MPs, campaigners and lawyers sound alarm bells about the purpose, powers and practicalities of the Brexit bill.
From employment rights to environmental standards, many of the most cherished legal protections in British life could be rewritten at will by the government under sweeping new powers proposed by the “great repeal bill”.
David Davis, the minister in charge of shepherding this giant legislation through parliament, insists such authority will only be used to carry out whatever “technical changes” are deemed necessary to keep British law functioning as he negotiates the UK’s departure from the European Union.
But campaigners and lawyers from both sides of the political spectrum have sounded alarm bells about the precedent, practicalities and purpose of a bill described as “one of the largest legislative projects ever undertaken” by the House of Commons library.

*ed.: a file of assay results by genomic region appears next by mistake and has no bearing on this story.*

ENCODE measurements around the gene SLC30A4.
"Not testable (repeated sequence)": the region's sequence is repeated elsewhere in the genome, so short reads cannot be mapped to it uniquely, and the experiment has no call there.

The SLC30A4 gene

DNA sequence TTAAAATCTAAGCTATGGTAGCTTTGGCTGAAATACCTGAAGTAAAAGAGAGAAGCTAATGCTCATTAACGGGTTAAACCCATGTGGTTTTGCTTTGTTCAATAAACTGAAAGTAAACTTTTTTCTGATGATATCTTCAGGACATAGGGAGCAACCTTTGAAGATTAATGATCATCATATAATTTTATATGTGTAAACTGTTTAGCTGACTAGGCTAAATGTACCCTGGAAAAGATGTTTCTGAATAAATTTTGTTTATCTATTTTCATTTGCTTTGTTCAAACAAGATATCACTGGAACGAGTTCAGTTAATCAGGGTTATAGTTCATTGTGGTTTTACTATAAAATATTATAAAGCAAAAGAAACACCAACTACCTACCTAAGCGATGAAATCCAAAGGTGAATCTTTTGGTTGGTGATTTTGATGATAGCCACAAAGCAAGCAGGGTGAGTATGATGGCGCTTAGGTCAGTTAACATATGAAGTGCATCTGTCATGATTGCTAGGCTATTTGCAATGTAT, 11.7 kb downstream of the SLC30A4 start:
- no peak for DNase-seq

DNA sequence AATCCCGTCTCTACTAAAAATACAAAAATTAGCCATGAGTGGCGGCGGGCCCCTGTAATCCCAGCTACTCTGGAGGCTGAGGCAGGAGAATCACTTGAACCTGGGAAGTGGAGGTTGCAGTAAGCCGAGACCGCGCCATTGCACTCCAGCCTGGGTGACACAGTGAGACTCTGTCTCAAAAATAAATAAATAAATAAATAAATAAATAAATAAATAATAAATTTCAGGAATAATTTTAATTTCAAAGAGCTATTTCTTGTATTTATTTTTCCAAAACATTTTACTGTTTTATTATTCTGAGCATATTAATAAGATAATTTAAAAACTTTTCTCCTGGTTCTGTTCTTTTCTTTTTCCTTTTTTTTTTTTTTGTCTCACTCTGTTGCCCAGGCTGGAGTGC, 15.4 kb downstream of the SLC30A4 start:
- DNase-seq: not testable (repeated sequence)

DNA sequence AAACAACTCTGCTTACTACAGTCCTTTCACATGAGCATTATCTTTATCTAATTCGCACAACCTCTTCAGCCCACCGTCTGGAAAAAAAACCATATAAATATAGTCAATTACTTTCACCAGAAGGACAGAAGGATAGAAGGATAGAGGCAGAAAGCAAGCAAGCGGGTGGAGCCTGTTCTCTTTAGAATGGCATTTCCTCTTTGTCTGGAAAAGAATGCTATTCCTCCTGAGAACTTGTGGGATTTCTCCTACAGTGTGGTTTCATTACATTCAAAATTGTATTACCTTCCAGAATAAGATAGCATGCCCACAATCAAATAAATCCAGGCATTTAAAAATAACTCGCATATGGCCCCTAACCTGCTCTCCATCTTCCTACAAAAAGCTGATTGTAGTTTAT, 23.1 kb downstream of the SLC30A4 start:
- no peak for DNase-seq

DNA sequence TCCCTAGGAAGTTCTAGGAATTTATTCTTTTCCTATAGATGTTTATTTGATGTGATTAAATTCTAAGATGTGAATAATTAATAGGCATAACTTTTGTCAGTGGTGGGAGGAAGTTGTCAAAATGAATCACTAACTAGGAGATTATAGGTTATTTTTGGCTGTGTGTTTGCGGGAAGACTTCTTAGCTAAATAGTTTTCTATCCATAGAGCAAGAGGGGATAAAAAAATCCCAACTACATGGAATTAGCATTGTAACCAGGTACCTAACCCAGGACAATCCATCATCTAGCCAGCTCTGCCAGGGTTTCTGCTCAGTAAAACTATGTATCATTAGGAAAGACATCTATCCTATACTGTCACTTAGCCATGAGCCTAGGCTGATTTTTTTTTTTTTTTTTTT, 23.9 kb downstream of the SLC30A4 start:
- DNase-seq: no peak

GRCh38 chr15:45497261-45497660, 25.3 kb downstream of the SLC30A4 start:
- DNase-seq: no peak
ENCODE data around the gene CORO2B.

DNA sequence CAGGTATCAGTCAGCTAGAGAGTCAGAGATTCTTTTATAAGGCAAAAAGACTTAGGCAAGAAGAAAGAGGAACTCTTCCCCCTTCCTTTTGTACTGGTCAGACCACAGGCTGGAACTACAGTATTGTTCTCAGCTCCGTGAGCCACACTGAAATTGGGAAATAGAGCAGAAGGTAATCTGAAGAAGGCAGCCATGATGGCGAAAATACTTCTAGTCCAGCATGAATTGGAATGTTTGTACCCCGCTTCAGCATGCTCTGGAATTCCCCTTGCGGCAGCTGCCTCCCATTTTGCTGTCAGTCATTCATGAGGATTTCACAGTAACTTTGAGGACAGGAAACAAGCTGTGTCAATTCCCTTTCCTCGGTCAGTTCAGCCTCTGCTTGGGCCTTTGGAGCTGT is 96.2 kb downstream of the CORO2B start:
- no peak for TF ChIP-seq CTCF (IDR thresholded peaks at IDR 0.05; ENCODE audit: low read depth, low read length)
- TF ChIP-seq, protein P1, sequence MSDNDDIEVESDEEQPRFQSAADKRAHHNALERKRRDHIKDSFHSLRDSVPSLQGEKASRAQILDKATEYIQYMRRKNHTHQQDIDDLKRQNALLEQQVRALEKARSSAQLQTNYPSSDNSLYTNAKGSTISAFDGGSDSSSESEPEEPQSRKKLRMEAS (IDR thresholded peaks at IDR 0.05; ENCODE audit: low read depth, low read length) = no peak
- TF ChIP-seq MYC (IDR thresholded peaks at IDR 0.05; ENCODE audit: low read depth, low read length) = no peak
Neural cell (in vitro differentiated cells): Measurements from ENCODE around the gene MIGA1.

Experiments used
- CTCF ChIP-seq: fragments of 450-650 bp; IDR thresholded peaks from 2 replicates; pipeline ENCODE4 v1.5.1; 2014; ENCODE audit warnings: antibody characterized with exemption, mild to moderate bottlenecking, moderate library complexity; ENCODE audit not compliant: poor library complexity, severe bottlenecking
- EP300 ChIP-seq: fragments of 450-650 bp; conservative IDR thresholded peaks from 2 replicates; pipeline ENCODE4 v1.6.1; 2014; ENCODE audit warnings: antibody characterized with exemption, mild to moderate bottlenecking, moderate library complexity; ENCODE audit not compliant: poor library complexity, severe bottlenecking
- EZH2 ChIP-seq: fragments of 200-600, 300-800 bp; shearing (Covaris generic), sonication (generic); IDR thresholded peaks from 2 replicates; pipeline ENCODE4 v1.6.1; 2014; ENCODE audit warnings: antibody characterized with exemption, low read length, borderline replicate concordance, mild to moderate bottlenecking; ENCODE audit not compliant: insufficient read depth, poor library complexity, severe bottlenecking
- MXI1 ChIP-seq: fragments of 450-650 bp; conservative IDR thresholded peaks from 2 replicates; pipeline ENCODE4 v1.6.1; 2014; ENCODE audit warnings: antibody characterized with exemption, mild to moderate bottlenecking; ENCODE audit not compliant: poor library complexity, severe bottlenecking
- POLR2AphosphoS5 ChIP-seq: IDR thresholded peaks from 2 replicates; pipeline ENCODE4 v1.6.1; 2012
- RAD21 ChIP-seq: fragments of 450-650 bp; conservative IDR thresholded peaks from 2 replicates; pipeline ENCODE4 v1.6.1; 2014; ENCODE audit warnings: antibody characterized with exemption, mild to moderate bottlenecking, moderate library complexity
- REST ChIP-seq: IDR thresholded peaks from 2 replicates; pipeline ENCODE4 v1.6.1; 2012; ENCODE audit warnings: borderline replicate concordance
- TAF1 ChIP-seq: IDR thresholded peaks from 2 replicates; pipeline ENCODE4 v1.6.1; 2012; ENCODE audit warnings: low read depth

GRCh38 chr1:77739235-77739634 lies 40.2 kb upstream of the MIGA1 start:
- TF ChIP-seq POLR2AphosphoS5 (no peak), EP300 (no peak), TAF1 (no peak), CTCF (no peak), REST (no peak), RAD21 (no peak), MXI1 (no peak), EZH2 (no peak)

The great misnomer
The first and perhaps most cosmetic concern is that the exercise has been deliberately misnamed. Though styled after the radical great reform bill of 1832, it could, as even supporters like Davis concede, just as easily have been called the “great continuity bill”, since it largely transposes existing EU law rather than aiming to introduce new rules.
“That doesn’t have the same appeal,” the Brexit secretary told MPs recently when asked if it would be more accurate to describe the legislation as the great conversion bill.
It would have played a more radical role in its original conception, since its first provision is to overturn the 1972 European Communities Act and therefore formally restore parliamentary sovereignty at the moment that Britain leaves the EU.